Emigrating to Spain is a dream come true for most people. It gives you a chance to relax and soak in the sun. However, it just wouldn’t be the same without your faithful furry friend. So, let’s take a look at the important things you need to know to plan for taking them with you.

How to Travel to Spain with My Pet

There are lots of things to consider when you’re planning to move abroad with your pet. You should start planning their departure at least 60 days prior to your flight over. We recommend for assistance in gathering their paperwork and understanding the flight process, then it’s recommended to use us as your pet relocation company. We have decades of experience and are skilled at filling in the forms, gathering the documents and making sure that your pet is happy and healthy throughout their flight.


Your pet needs to be microchipped and this chip needs to be assigned to you as the owner. Your pet will not be able to travel in the EU without a chip. You should also ensure that the chip is fitted prior to them having all of their travel vaccinations, as the information regarding their medical records will then reflect back on them if there’s a health emergency.

The microchip must be ISO 11784 standard or meet with the AVID 9 or AVID 10 which are also accepted in Spain.


Your dog should be up to date with their vaccinations. They are required to have the primary Rabies vaccine and any boosters to bring them up to date (usually required every 3 years). They should also have their vaccinations for Distemper, Hepatitis, Parainfluenza and Parvovirus.

Cats also need their Rabies vaccine and require their vaccination for Feline Viral Rhinotracheitis, Calicivirus and Panleukopenia.

If your pet wasn’t up to date with their vaccines already, you should plan to have them vaccinated at least 2 weeks prior to their departure. This is how long they take to have their full affect. If you’re late with the vaccine date, then their departure will be delayed.


Once your pet has had all of their vaccines, they will be recorded on the EU Health Certificate by your vet.

This form will also be required by your vet when you return for their final health check prior to your flight. Ferndale will arrange their health check within 10 days of their flight. This shows that your pet was completely healthy before they travelled and assures the customs officers in Spain that your pet isn’t bringing anything over that could be contagious.

What You Need to Know About Pet Relocation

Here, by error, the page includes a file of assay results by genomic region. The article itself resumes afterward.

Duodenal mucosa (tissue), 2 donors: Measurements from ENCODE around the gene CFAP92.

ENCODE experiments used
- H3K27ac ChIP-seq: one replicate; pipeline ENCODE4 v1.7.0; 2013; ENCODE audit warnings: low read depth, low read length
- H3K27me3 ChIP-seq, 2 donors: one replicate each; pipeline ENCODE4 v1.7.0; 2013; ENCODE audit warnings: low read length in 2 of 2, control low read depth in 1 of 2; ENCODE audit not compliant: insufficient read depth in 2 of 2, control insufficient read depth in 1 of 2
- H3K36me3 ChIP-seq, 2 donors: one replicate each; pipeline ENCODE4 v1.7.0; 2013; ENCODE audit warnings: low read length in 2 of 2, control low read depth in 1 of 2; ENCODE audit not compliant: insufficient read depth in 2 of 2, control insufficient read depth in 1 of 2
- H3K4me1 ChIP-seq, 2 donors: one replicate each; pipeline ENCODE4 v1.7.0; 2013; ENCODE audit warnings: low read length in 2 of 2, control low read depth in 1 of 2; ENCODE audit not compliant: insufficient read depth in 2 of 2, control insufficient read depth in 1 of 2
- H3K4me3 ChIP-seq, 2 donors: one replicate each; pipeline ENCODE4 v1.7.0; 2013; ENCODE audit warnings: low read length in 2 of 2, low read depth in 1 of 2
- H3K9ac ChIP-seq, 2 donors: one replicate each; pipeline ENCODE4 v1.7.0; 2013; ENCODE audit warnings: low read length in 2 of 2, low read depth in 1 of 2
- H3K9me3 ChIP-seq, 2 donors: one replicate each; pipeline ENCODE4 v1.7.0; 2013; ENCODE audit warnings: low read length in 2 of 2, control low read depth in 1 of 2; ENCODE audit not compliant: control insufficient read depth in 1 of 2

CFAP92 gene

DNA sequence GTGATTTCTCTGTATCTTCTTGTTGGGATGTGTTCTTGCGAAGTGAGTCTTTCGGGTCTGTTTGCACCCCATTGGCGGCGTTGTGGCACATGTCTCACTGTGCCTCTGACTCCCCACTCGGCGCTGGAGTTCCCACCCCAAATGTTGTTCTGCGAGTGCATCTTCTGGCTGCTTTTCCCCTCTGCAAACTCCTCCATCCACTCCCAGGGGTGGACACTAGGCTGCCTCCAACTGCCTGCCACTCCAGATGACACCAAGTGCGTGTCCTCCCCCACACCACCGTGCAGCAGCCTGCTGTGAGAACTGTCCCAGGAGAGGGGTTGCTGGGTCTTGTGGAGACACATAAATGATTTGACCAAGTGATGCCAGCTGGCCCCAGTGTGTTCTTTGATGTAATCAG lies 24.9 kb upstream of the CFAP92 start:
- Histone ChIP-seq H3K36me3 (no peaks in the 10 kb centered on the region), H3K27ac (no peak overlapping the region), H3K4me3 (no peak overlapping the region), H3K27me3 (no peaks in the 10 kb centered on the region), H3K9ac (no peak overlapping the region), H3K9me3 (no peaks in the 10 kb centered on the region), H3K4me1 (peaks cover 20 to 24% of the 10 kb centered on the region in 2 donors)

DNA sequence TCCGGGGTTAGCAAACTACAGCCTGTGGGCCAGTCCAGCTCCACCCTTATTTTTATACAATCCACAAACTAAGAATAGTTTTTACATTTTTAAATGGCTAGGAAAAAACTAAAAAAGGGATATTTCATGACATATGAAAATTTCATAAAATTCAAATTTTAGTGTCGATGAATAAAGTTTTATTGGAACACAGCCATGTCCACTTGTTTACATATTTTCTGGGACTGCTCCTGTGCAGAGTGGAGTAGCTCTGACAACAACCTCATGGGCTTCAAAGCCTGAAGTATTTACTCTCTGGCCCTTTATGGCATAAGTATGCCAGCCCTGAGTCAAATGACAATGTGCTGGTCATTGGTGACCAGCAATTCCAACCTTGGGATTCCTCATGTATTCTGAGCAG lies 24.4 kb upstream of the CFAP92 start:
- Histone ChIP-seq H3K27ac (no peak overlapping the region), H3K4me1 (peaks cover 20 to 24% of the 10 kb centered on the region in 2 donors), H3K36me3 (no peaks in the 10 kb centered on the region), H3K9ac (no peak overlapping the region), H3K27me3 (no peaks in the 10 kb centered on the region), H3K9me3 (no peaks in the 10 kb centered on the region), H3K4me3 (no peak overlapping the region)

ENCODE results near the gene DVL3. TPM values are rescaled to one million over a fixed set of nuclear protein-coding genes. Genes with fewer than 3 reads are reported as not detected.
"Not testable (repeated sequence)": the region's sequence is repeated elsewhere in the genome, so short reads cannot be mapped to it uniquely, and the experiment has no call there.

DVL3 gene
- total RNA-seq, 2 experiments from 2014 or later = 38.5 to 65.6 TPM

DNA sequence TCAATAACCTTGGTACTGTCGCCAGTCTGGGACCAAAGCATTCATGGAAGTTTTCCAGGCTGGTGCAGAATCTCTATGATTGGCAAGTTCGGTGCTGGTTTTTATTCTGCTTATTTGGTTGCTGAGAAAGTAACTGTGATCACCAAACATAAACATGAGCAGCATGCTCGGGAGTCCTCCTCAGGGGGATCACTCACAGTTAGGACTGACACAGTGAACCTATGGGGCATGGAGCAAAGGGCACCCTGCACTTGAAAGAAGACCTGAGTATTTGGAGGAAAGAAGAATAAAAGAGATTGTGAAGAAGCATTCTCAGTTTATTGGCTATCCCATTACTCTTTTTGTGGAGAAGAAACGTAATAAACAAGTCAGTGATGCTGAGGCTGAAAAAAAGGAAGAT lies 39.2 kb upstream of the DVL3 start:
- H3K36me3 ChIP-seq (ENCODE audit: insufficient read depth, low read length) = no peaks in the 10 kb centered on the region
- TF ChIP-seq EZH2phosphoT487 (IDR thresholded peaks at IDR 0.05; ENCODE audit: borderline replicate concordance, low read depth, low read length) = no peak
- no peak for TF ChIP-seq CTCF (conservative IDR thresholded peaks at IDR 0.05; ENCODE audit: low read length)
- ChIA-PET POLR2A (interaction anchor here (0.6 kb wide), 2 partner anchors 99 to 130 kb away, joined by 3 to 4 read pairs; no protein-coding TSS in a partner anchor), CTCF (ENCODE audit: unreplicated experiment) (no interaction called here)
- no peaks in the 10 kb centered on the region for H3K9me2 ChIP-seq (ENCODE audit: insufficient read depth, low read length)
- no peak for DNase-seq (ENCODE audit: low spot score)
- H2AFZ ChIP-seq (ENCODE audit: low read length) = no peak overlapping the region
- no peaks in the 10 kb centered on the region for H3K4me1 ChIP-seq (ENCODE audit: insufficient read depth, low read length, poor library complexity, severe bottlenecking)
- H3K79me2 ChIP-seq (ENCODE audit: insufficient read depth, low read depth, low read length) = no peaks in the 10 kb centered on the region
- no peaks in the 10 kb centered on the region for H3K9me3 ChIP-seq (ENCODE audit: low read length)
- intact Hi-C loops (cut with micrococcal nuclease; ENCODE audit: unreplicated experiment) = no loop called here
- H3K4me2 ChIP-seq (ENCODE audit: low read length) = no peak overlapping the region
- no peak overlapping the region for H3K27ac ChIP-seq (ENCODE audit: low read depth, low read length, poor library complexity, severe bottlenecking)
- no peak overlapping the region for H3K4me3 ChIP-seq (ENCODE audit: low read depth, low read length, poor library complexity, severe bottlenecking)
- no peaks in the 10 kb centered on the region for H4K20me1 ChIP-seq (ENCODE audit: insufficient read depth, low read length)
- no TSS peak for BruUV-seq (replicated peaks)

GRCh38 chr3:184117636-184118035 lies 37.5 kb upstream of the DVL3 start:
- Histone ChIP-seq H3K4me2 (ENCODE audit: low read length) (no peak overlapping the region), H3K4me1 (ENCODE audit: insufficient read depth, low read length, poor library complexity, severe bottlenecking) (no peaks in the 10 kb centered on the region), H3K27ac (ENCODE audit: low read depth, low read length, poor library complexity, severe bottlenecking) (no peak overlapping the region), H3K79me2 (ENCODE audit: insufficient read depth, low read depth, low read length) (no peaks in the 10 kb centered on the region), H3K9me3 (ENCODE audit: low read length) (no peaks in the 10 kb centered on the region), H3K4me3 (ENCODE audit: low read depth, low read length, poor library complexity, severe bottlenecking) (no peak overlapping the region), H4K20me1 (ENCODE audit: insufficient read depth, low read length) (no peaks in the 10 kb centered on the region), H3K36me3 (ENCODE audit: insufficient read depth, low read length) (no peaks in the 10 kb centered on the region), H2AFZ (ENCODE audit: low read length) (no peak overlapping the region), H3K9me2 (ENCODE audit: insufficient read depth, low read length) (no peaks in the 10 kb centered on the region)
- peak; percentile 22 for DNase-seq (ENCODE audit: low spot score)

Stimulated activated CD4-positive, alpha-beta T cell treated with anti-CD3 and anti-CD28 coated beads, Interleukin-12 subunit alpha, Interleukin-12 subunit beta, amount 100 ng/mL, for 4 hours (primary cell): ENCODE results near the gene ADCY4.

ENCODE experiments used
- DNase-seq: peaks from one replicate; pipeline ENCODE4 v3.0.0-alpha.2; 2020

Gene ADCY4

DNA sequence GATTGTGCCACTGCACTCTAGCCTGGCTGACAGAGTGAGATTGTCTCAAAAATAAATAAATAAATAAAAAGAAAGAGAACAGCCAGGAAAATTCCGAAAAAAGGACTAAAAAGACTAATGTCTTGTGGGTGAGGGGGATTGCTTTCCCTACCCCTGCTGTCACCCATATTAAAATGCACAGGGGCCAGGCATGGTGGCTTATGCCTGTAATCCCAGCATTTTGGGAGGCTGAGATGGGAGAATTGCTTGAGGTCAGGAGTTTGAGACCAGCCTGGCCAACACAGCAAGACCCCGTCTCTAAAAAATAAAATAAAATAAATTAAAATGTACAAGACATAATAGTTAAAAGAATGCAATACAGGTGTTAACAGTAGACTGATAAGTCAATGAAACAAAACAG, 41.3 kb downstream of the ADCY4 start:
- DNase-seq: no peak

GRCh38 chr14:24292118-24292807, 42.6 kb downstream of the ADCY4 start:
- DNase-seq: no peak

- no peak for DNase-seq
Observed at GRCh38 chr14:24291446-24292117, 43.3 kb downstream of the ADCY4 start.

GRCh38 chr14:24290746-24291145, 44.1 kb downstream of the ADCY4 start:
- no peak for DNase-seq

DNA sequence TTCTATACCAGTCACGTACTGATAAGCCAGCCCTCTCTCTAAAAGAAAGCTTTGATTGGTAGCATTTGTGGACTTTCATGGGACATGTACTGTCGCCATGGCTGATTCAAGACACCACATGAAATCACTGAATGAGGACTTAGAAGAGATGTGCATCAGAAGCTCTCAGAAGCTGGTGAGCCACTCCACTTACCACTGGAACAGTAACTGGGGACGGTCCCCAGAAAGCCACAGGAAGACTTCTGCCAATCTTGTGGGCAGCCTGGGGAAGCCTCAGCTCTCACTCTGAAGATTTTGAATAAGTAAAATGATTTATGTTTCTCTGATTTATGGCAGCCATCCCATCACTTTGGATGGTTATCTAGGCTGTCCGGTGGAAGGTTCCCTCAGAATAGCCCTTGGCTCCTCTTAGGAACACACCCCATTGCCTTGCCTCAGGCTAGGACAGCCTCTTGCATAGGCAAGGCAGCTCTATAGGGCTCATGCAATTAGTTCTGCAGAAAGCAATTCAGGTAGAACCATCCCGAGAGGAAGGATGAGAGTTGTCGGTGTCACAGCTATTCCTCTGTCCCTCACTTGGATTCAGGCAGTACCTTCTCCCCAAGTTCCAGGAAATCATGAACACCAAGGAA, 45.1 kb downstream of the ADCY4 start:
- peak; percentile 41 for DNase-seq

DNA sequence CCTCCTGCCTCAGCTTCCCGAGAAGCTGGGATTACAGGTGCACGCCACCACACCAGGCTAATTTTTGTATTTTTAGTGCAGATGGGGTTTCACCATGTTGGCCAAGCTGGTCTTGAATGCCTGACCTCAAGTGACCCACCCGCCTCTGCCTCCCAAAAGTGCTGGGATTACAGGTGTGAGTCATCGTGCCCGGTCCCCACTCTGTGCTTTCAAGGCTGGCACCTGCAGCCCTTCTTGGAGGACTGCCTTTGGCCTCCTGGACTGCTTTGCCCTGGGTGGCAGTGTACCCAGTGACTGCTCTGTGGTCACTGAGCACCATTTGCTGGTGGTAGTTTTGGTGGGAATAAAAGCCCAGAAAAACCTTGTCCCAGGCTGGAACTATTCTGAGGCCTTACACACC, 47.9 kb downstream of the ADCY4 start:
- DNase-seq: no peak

There are also a couple of additional things to consider before you move.

The 5-day Rule

In Europe, you must plan to travel within 5 days of your pet, either way. This is to avoid any quarantine restrictions and having your pet quarantined, but also to prove that your pet is a non-commercial shipment i.e. your baby is really a family pet, and not brought into the country for the pet trade

Banned Breeds

There are a few dogs that are classified as dangerous in Spain and won’t be able to travel with you at all. These are:

  • Rottweilers
  • Pit Bull Terriers
  • Staffordshire Bull Terriers
  • English Bull Terriers
  • Brasileiro
  • Akita Inu

Is Spain Pet Friendly?

Yes and no. The first thing you need to consider is the heat. While your pet’s coat might be helpful in a colder climate, their long shaggy fur will only be a hinderance here. If you have a fluffy cat or a really hairy dog, you may need to consider a new haircut.

While lots of people do have dogs and cats in Spain, the social aspect of having a pet – especially with dogs – is not as popular as it is in the UK or US. There are dog friendly cafes and other establishments, but it’s not as much of a trend over there. The good news is, it’s usually warm enough to sit outside.

If you’re going to Spain to enjoy the beach life, then it’s likely that your pet won’t be able to join you. Most beaches in Spain restrict dog access to non-peak days, if they allow them on at all.

Dogs are also pretty much banned from entering any tourist attraction unless they happen to be an assistance dog. There are plenty of parks around to provide a much-needed water fountain, but your dog’s days out may be restricted to these.